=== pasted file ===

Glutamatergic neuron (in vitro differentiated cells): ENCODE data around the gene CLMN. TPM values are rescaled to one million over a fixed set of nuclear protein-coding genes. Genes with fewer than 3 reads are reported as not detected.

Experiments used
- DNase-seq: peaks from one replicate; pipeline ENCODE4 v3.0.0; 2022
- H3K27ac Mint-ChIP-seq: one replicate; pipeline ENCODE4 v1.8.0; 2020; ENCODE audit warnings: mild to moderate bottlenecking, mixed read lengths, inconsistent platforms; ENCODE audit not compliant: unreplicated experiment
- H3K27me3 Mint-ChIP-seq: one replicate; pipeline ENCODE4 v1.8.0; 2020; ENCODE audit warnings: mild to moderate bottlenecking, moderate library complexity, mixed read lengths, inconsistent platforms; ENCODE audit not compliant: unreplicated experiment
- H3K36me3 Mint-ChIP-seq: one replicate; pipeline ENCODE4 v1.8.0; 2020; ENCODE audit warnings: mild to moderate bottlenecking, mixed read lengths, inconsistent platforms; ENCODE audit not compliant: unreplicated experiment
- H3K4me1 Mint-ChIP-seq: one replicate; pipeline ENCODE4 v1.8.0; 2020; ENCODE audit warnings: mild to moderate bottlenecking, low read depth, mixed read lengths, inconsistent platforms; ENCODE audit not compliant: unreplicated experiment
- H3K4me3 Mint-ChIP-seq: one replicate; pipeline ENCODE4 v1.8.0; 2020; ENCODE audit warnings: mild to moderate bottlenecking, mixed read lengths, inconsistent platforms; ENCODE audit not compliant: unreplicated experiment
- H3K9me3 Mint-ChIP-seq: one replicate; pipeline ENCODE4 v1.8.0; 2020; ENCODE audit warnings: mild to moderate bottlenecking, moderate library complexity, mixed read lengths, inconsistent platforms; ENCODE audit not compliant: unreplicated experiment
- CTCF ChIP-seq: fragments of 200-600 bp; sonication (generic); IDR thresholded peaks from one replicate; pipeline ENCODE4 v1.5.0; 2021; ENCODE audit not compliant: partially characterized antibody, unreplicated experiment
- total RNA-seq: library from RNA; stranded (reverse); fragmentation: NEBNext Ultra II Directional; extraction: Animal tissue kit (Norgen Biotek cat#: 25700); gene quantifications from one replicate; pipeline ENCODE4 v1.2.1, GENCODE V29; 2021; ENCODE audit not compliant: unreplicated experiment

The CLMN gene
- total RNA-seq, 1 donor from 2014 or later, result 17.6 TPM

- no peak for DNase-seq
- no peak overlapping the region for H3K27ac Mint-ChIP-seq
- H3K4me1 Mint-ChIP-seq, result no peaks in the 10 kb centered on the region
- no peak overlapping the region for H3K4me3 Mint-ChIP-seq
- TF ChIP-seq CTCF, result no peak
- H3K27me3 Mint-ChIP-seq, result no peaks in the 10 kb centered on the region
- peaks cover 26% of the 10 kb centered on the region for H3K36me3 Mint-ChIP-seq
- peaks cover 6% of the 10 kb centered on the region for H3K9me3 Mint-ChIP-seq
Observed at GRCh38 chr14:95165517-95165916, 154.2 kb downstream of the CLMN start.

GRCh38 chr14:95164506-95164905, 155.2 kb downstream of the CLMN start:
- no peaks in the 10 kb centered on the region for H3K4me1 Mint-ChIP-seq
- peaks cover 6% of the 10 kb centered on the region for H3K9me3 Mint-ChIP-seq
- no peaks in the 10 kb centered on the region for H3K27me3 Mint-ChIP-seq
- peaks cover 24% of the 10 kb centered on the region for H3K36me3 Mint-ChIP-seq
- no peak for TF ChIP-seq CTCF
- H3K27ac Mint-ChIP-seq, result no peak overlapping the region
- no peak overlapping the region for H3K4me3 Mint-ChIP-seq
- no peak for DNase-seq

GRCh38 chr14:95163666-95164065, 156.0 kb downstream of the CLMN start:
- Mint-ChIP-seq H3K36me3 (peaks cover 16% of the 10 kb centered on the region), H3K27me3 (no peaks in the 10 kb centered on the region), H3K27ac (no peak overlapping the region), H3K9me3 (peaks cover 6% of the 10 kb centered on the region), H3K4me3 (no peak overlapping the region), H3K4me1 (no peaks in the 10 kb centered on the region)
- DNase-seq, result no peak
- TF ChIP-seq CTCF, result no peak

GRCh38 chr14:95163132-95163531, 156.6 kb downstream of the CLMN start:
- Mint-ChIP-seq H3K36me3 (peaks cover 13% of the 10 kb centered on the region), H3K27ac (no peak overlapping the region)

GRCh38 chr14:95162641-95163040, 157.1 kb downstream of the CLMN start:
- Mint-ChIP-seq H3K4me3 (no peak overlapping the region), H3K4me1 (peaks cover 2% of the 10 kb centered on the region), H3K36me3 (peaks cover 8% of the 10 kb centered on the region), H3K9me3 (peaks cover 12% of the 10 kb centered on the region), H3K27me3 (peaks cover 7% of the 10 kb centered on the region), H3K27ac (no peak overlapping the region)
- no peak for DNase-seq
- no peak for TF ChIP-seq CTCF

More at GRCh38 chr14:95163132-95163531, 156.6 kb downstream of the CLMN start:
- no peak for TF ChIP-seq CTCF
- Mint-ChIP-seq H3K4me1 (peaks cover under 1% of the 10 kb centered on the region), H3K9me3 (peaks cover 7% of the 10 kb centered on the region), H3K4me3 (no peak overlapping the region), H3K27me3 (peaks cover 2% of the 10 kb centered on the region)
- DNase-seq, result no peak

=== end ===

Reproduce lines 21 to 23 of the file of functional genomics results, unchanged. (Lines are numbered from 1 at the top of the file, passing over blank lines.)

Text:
- peaks cover 6% of the 10 kb centered on the region for H3K9me3 Mint-ChIP-seq
Observed at GRCh38 chr14:95165517-95165916, 154.2 kb downstream of the CLMN start.

GRCh38 chr14:95164506-95164905, 155.2 kb downstream of the CLMN start: